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BY: Kenneth T. Watkins | IN: Medical Malpractice
Medical errors—including medication errors— have long been a leading cause of accidental death in the U.S. In fact, mistakes made by healthcare providers account for up to 251,000 U.S. fatalities every year, making medical errors the third leading cause of death.
Medication-dispensing cabinets are supposed to make it easier, more efficient, and safer for nurses to obtain prescribed drugs for patients. But as technology makes certain aspects of health care easier, is complacency among healthcare workers causing an even steeper rise in medical malpractice?
Computerized medication-dispensing cabinets, also known as automated dispensing cabinets (ADCs), were first used in hospitals in the late 1980s but weren’t widely adopted until more recently. Since 2008, however, more than 80% of hospitals now use ADCs.
To utilize an ADC, a nurse or other healthcare provider accesses medication stored in the cabinet by entering authentication information, such as a password or fingerprint. The healthcare provider selects the patient’s name from a list, along with the requested medication for that patient. Once completed, the compartment with that medication opens, quickly and effectively delivering the drug to the requesting provider.
In many ways, ADCs are more secure than traditional medication storage units; authentication is required to access the medication and the unit tracks who requested the drug.
But despite the numerous benefits of using computerized medication-dispensing systems—including nurses having easier access to life-saving medications and the ability to administer them promptly—there are also deadly risks.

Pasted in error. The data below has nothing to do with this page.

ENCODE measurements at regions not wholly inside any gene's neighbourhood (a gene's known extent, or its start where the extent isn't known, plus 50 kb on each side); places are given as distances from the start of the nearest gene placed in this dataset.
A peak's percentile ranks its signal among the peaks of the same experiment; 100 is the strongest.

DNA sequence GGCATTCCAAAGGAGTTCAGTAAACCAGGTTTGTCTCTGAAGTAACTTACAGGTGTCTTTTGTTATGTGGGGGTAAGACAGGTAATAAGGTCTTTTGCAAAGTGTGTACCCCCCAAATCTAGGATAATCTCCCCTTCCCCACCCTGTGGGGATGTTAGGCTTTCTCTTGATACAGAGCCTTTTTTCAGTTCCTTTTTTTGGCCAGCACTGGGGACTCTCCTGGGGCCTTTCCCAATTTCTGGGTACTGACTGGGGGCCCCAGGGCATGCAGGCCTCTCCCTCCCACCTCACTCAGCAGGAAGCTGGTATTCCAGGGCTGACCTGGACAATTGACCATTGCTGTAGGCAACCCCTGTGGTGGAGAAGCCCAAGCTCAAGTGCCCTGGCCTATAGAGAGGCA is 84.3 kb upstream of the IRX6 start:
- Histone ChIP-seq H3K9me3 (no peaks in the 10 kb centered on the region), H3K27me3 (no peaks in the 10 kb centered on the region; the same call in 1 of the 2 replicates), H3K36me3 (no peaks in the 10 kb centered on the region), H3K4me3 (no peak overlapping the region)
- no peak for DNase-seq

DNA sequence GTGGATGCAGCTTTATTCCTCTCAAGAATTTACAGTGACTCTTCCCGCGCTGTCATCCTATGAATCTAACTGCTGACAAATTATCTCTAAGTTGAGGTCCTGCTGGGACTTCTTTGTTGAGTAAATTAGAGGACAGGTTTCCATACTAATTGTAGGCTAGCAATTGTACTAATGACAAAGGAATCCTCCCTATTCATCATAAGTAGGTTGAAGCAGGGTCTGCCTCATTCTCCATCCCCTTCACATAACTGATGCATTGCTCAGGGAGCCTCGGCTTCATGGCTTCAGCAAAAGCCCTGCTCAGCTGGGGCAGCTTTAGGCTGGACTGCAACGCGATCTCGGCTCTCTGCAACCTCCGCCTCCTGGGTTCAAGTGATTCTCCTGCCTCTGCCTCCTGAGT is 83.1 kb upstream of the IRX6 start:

After years of using ADCs, some healthcare providers say they have become complacent. This is particularly true since the start of the pandemic. ADCs allow overrides so healthcare providers can gain access to a life-saving drug in an emergency. But the frequent use of override features when the system denies the provider’s initial request has resulted in serious and even tragic mistakes.
According to Michael Cohen, president emeritus of the Institute for Safe Medication Practices, hospital nurses frequently use overrides to obtain medication from ADCs. But nurses say that misuse of overrides often leads to error. Sometimes, these errors can be deadly. Look-alike drug names are also of concern.
One tragic example of how both ADC overrides and look-alike drug names can be deadly occurred four years ago at a Tennessee hospital. A nurse there accidentally withdrew vecuronium, a strong paralyzing drug, from the ADC instead of versed, the sedative the patient was supposed to receive.
The mistake, which involved multiple overrides of the electronic medication dispensing system, resulted in the 75-year-old patient’s wrongful death. The nurse is now facing criminal charges for reckless homicide and felony abuse and faces up to 12 years in prison.
Hospitals and healthcare systems everywhere are closely monitoring Vaught’s trial, many fearing they could be held liable for their nurses’ negligence. Despite the long hours they’ve worked before, during, and since the height of the pandemic as well as crowded facilities and rapidly evolving protocols, nurses owe patients a duty of care that doesn’t allow for fatigue, complacency, or professional negligence.
If you or a loved one has been injured by a medication error or medical malpractice, the attorneys at Sommers Schwartz can help. As the pandemic continues to overburden hospitals and healthcare professionals, serious injuries and deaths associated with medical errors are rising. Contact us today for a confidential consultation about your situation.
View all posts byKenneth T. Watkins
Kenneth T. Watkins is an accomplished trial attorney and Senior Shareholder with Sommers Schwartz. Over the course of his career, he has obtained numerous multimillion-dollar settlements. His achievements include one of the largest seven-digit medical malpractice cases in Macomb County in 2008, and his election to membership in the exclusive Million Dollar Verdict Club.